To maintain phenotypes of cell lineages, cells must 'remember' which genes were active before mitosis entry and transmit this information to their daughter cells so that expression patterns can be faithfully re-established in G1. This phenomenon is called gene bookmarking. However, during mitosis transcription ceases, most sequence-specific proteins dissociate from DNA and the chromatin is tightly compacted, making it difficult to understand how gene activity 'memory' is maintained through this stage of the cell cycle. A feature of gene bookmarking is that in mitotic cells, the promoters of formerly active genes lack compaction, but how compaction of these regions is inhibited is unknown. Here we show that during mitosis, TATA-binding protein (TBP), which remains bound to DNA during mitosis, recruits PP2A. TBP also interacts with condensin to allow efficient dephosphorylation and inactivation of condensin near these promoters to inhibit their compaction. Further, ChIP-on-chip data show that TBP is bound to many chromosomal sites during mitosis, and is higher in transcribed regions but low in regions containing pseudogenes and genes whose expression is tissue-restricted. These results suggest that TBP is involved not only in gene transcription during interphase but also in preserving the memory of gene activity through mitosis to daughter cells.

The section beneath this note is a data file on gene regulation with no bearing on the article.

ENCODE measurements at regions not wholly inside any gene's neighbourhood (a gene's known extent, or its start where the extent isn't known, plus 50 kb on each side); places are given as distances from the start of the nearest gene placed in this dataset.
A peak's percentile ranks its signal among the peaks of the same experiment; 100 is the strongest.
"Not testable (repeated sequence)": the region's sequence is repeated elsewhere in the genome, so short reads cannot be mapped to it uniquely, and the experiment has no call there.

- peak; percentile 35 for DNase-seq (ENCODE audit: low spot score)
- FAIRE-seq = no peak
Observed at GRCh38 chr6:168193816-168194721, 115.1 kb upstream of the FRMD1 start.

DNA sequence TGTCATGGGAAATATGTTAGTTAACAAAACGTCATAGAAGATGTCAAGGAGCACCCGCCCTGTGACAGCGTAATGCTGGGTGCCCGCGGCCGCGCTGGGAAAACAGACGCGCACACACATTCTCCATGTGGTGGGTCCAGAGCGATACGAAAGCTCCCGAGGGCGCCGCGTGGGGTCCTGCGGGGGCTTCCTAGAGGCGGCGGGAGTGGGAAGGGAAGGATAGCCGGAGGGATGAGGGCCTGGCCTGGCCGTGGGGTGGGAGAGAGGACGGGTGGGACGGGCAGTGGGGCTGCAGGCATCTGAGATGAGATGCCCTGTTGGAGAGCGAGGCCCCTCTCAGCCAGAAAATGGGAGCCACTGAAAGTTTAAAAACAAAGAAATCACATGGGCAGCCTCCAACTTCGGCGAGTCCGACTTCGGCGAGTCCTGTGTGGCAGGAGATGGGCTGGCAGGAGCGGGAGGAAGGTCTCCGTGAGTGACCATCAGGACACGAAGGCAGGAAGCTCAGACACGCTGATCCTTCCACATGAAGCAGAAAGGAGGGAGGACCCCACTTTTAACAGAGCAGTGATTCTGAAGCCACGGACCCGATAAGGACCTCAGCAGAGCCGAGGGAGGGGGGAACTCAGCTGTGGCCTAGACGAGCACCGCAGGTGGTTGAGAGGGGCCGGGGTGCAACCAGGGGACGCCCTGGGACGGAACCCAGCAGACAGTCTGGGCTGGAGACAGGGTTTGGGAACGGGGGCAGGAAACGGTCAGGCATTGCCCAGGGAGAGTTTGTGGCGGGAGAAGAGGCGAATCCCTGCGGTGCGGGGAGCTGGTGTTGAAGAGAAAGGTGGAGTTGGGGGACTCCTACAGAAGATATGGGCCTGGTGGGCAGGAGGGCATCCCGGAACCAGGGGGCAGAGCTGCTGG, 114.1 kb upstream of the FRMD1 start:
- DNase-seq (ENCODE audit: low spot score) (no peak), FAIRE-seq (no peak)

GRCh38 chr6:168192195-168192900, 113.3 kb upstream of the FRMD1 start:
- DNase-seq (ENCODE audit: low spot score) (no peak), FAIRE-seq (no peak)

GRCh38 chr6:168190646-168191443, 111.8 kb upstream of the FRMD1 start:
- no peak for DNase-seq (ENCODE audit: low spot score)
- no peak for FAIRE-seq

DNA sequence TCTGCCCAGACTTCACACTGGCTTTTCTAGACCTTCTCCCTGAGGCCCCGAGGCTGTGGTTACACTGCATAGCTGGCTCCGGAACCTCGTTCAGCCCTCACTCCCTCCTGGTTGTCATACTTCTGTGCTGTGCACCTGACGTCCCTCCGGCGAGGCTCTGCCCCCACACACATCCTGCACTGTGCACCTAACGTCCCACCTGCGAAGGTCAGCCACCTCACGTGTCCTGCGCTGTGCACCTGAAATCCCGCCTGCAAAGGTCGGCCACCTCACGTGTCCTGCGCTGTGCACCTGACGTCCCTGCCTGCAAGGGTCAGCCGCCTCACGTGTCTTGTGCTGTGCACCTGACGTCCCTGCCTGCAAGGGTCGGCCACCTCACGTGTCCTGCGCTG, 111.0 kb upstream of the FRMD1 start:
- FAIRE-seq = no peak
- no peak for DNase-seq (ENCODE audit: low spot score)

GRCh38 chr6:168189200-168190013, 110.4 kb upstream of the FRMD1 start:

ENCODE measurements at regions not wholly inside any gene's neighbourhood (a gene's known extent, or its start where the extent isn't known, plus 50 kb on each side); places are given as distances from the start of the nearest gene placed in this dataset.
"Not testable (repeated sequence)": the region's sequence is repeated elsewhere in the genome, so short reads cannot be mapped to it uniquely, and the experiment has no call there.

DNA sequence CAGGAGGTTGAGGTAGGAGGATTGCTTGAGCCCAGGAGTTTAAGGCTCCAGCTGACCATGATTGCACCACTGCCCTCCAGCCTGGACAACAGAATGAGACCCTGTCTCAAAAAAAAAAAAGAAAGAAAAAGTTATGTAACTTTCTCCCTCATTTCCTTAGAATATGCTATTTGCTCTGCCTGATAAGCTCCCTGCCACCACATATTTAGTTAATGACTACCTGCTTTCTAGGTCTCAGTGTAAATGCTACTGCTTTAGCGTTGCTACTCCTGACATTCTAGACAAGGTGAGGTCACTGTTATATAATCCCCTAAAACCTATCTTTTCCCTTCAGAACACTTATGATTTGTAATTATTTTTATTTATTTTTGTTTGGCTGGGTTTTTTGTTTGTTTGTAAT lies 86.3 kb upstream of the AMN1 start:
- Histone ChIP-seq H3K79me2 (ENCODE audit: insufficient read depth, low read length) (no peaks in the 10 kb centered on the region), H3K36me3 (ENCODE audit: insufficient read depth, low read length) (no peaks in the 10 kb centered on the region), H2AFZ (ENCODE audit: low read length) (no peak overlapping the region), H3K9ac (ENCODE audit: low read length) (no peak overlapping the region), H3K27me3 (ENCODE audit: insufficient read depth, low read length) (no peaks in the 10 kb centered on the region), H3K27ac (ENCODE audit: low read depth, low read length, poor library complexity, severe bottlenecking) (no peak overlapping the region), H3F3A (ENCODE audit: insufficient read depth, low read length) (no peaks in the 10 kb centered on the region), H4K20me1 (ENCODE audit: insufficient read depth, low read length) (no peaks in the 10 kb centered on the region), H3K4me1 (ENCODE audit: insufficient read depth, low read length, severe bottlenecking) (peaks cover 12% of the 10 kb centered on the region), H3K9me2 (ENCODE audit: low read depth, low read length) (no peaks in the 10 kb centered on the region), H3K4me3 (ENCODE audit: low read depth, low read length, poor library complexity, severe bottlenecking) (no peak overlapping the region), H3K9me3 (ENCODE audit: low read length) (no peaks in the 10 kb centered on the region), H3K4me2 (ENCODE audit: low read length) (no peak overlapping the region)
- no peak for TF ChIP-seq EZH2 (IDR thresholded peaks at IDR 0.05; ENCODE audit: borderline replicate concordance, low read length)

|Number of pages||6|
|Journal||Nature Cell Biology|
|State||Published - 2008|
Bibliographical noteFunding Information:
We are very grateful to Sui Huang and Arnold Berk for their generous gifts of GFP–TBP and GST–TBP plasmids, respectively, and to lab members for insightful discussions. This research was supported by NIH grants to K.D.S. (GM61053 and GM64606).
ASJC Scopus subject areas
- Cell Biology